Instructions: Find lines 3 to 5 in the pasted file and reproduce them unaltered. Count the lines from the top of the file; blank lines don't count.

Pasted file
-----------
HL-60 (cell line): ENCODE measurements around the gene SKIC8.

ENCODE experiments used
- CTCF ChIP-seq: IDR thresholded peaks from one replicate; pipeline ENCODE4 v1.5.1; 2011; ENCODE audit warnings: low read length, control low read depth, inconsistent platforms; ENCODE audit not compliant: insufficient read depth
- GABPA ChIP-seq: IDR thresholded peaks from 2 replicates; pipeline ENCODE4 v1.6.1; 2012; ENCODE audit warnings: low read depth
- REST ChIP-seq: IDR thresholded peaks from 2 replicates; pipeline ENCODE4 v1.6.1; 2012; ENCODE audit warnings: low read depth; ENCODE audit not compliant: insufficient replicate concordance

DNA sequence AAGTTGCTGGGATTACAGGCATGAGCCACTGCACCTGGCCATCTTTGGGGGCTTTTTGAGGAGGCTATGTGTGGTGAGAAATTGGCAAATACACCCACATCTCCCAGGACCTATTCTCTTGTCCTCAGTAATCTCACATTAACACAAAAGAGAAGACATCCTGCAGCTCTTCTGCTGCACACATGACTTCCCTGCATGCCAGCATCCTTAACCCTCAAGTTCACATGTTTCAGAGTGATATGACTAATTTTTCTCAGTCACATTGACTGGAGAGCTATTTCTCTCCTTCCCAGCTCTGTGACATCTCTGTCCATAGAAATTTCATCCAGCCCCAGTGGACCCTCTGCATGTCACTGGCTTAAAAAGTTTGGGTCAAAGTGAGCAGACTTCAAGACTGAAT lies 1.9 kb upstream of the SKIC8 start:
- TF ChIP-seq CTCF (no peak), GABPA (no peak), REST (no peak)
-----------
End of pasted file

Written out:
- CTCF ChIP-seq: IDR thresholded peaks from one replicate; pipeline ENCODE4 v1.5.1; 2011; ENCODE audit warnings: low read length, control low read depth, inconsistent platforms; ENCODE audit not compliant: insufficient read depth
- GABPA ChIP-seq: IDR thresholded peaks from 2 replicates; pipeline ENCODE4 v1.6.1; 2012; ENCODE audit warnings: low read depth
- REST ChIP-seq: IDR thresholded peaks from 2 replicates; pipeline ENCODE4 v1.6.1; 2012; ENCODE audit warnings: low read depth; ENCODE audit not compliant: insufficient replicate concordance